Ideals from founding of America still relevant


By Cliff Rosenberger



This weekend, many will check their calendars to make plans around football games and school events and will notice that Saturday, September 17 is Constitution Day. It is a holiday that a lot of people don’t realize exists, but nonetheless, it is an important day to commemorate in respect to our nation’s history.

This year, Constitution Day marks the 229th anniversary of the signing of the United States Constitution, which remains America’s most important document regarding not only its founding, but its existence and success today. On September 17, 1787, the 39 delegates to the Constitutional Convention met for the last time in Philadelphia to sign the document that they had created, the document that would establish the government of the United States and outline the rights of its people.

Not only was the Constitution essential for determining that the United States would be a representative democracy, made up by the three branches of government—legislative, executive, and judicial—but it was also an extremely symbolic measure. Although the United States declared its independence from Great Britain in 1776, the American Revolutionary War continued for many years. The adoption of the Constitution was the true symbol of separation from Great Britain, demonstrating that the young country of America could successfully establish its own working government.

Certainly, the Constitution is a historical document, but it lives on today, over two centuries after its implementation. As society has evolved exponentially since the era of our Founding Fathers, the Supreme Court has interpreted the Constitution to reflect this quickly changing world. However, regardless of how the manuscript is understood, there is no dispute over the values and principles upon which this country was founded—liberty, justice, and equality.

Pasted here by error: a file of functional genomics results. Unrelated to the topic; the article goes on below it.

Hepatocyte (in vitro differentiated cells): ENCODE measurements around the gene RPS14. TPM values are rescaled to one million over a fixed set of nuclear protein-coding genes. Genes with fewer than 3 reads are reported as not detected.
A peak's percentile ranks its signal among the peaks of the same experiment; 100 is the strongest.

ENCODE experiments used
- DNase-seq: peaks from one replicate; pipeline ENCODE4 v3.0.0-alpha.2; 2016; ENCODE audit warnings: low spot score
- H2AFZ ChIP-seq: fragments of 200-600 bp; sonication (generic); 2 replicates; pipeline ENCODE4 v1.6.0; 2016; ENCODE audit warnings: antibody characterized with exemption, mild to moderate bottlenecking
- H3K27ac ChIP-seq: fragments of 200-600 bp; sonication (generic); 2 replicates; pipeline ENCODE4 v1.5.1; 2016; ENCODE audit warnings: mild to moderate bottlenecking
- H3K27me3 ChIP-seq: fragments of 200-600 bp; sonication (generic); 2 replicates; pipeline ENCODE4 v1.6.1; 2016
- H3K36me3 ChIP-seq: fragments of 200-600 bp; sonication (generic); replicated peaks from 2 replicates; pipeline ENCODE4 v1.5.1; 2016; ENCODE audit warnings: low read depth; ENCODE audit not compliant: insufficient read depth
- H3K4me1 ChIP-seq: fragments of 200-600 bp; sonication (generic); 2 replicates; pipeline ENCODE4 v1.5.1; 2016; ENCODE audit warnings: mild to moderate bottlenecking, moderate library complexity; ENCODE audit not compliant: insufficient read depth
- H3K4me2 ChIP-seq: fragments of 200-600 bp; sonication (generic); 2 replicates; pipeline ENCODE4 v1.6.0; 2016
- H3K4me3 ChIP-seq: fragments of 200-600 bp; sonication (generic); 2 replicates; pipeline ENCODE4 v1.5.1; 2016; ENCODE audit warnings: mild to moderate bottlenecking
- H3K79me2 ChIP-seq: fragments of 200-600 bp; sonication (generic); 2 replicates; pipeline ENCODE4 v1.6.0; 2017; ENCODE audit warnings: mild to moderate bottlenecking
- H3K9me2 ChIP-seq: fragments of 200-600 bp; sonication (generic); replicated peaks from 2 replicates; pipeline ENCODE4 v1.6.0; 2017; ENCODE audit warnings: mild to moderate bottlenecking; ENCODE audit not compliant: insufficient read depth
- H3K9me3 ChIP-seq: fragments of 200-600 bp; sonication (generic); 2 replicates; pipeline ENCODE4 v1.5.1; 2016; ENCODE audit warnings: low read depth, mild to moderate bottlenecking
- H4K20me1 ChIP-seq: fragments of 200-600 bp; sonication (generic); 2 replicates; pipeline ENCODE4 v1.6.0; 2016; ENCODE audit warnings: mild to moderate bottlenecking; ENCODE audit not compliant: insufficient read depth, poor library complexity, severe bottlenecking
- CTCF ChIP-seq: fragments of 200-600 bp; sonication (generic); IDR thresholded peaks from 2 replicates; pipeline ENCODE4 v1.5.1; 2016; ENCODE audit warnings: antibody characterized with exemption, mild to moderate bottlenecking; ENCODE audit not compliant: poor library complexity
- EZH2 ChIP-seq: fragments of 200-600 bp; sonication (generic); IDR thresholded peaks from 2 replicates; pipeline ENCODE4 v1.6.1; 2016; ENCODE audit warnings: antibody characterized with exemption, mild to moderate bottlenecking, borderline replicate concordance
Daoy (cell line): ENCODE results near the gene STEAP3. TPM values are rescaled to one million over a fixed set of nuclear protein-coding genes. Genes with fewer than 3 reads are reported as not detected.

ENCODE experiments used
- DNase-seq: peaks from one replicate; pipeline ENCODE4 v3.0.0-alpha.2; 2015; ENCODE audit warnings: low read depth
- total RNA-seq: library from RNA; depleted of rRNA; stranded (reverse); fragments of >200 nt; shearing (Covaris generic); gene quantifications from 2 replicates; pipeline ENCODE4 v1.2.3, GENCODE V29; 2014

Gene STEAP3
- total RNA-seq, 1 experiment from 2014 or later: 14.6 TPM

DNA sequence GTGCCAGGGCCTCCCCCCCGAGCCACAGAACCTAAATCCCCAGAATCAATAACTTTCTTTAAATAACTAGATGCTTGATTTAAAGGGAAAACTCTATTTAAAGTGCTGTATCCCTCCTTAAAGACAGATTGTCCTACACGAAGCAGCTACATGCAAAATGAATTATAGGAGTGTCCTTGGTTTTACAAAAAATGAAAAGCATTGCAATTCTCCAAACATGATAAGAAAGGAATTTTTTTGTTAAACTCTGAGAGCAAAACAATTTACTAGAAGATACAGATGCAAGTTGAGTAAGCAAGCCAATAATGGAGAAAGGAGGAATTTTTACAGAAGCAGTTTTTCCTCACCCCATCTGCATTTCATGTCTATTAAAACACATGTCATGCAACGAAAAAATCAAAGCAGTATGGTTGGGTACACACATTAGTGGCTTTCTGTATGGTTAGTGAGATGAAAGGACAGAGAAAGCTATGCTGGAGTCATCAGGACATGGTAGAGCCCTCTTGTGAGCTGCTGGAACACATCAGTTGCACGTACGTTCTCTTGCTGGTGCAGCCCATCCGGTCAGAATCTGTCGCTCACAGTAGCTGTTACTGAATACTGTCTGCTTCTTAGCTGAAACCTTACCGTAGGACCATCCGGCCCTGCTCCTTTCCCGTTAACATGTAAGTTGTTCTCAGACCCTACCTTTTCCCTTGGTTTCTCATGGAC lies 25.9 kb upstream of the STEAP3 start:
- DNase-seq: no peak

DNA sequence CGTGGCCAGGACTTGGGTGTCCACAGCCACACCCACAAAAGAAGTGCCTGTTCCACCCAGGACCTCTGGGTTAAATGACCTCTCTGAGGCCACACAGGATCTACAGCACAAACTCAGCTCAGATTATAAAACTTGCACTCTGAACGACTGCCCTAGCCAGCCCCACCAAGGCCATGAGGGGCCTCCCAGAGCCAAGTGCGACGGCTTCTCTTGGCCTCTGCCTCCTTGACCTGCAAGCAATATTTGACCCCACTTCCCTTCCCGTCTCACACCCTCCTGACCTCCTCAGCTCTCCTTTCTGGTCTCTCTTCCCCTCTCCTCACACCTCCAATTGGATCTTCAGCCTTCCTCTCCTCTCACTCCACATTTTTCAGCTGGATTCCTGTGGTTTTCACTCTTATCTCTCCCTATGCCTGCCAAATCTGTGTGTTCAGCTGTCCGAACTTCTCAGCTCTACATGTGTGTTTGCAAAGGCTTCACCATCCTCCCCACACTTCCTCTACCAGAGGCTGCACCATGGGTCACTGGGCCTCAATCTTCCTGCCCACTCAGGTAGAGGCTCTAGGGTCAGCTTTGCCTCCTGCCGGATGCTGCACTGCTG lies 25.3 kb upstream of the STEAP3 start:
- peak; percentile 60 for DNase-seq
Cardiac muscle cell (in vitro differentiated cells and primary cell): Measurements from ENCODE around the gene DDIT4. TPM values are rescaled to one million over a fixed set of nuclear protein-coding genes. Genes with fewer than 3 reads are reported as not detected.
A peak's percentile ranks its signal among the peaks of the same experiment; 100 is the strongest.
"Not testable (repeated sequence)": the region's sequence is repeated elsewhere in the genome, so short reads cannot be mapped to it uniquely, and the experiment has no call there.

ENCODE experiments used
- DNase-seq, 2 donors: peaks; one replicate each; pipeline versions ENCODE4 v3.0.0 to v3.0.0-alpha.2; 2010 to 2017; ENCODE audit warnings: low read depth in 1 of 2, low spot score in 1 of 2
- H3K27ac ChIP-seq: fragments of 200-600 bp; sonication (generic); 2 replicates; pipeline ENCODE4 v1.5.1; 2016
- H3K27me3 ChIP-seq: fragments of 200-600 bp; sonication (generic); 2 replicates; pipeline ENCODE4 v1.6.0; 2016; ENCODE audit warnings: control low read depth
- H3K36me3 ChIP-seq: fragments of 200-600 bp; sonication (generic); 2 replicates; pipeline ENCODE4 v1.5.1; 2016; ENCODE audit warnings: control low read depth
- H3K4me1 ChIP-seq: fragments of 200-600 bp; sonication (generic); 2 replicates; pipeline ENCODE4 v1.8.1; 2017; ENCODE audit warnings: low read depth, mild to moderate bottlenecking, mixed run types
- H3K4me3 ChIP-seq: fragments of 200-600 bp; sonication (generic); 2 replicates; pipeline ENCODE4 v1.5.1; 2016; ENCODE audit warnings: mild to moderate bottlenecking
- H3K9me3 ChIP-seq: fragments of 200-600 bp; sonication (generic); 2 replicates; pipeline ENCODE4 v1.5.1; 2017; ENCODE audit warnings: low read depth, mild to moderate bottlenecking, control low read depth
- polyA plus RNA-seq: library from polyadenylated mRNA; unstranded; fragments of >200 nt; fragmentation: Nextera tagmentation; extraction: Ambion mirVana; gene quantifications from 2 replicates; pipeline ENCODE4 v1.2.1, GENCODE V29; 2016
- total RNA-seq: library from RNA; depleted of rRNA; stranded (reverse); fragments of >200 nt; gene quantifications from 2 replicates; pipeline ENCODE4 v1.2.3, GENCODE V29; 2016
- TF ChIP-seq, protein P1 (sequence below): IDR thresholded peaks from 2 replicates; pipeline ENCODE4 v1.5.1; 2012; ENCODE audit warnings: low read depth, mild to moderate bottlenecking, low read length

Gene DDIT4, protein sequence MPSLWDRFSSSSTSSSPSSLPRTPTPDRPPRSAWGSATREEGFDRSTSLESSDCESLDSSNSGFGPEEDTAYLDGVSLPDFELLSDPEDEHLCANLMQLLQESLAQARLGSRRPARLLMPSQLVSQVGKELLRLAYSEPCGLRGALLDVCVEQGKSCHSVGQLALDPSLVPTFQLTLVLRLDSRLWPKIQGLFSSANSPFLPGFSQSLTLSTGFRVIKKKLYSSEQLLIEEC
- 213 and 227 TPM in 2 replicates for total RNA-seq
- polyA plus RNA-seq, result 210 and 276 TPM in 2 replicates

It is important as the United States and its people develop and modernize to reflect back on these values. They are crucial for our country’s continued success, to take our roots and underlying foundations and apply them to the way we vote and govern today. As Americans, we cannot forget where we came from and must remember that we fought for the values of liberty, justice, and democracy for all.

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By Cliff Rosenberger

Cliff Rosenberger is the Ohio House Speaker.

Cliff Rosenberger is the Ohio House Speaker.

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